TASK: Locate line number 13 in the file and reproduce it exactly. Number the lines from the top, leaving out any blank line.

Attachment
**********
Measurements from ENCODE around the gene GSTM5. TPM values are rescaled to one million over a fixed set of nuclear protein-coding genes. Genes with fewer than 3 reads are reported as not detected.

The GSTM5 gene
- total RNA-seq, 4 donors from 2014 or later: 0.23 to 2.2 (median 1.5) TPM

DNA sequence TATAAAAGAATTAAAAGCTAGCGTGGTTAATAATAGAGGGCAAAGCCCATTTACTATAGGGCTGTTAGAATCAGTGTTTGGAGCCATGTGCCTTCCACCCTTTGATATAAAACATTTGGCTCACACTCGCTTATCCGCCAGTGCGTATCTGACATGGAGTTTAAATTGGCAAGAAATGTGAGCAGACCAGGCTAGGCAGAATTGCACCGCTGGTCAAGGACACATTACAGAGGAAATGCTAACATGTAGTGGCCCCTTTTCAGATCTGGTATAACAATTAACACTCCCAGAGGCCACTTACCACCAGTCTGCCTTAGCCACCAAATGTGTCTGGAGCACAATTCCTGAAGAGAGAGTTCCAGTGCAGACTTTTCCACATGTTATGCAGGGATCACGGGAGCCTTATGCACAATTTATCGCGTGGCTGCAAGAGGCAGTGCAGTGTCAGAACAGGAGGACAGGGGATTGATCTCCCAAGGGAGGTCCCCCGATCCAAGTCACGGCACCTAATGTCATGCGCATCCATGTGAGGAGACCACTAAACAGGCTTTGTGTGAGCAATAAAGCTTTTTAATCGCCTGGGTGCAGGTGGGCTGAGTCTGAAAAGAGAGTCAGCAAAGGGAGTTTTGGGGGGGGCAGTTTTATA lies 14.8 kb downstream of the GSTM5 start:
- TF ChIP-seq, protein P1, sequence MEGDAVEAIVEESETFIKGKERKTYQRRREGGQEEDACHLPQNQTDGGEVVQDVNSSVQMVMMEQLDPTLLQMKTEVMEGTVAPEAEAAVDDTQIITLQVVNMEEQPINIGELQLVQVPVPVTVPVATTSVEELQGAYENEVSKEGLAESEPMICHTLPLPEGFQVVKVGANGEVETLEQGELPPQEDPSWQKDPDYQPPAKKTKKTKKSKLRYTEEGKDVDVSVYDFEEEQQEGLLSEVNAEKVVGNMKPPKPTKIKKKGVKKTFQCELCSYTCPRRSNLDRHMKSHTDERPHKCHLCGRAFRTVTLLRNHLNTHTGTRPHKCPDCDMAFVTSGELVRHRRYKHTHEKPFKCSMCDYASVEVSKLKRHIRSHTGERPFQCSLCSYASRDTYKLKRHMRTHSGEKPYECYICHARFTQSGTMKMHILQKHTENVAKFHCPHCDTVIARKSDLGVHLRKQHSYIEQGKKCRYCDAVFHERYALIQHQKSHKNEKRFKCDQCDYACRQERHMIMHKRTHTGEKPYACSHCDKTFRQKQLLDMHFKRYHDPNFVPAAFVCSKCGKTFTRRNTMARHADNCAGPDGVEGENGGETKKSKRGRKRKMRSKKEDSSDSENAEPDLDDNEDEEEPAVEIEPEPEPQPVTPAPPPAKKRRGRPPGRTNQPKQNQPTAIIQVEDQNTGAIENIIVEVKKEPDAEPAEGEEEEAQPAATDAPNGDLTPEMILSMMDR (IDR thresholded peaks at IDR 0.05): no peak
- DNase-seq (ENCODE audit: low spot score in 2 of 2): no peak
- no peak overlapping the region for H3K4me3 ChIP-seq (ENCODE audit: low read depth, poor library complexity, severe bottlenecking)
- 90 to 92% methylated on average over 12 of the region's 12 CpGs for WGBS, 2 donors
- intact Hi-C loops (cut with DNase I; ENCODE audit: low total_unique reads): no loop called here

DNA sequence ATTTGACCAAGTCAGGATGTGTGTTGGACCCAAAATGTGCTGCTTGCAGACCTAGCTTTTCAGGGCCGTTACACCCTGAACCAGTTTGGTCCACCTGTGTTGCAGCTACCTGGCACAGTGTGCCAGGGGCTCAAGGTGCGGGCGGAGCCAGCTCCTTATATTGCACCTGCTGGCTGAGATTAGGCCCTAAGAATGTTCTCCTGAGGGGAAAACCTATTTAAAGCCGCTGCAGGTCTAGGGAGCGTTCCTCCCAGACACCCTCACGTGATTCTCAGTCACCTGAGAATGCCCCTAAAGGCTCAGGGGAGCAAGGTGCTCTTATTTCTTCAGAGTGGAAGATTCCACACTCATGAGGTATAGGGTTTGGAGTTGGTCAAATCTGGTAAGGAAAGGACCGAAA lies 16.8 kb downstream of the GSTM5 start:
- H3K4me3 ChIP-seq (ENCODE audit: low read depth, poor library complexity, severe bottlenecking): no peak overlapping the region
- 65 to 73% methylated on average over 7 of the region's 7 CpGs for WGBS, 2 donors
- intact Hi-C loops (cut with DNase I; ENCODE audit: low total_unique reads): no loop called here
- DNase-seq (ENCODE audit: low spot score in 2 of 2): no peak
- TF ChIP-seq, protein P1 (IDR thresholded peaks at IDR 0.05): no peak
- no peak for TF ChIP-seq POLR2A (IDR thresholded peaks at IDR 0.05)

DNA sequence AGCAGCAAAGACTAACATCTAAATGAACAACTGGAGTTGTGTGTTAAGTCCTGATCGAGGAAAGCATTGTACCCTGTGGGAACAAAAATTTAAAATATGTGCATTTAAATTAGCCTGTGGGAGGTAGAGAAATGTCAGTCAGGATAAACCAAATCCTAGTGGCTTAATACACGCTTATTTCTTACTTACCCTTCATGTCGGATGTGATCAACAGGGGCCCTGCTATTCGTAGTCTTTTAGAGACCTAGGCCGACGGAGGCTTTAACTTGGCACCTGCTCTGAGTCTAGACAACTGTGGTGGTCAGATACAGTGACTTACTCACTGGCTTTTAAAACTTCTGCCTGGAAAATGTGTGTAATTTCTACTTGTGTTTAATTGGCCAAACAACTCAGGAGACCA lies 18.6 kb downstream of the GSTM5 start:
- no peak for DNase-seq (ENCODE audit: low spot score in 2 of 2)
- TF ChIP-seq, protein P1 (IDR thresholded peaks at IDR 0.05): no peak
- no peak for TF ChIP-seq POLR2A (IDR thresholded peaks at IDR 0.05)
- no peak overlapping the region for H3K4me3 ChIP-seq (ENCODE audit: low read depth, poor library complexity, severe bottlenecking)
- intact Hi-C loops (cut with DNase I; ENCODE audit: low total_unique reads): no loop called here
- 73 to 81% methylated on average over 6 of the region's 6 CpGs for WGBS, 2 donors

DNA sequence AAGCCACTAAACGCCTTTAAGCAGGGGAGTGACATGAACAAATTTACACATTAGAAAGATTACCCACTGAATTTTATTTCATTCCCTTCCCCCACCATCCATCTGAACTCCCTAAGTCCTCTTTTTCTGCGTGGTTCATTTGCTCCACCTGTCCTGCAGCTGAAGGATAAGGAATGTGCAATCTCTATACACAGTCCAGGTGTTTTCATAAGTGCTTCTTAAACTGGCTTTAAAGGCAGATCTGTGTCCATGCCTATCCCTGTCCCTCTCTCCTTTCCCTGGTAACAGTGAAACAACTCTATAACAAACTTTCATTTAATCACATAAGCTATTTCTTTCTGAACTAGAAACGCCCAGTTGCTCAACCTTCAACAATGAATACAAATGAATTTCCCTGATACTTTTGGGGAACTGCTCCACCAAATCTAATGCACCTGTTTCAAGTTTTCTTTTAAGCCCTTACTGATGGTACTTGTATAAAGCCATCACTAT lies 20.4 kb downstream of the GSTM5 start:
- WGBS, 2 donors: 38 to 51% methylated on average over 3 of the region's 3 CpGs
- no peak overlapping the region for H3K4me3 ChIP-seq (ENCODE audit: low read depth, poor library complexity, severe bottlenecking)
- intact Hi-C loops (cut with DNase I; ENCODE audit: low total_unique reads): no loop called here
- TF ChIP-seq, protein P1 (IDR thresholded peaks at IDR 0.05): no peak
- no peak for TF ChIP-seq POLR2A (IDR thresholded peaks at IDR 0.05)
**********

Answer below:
- intact Hi-C loops (cut with DNase I; ENCODE audit: low total_unique reads): no loop called here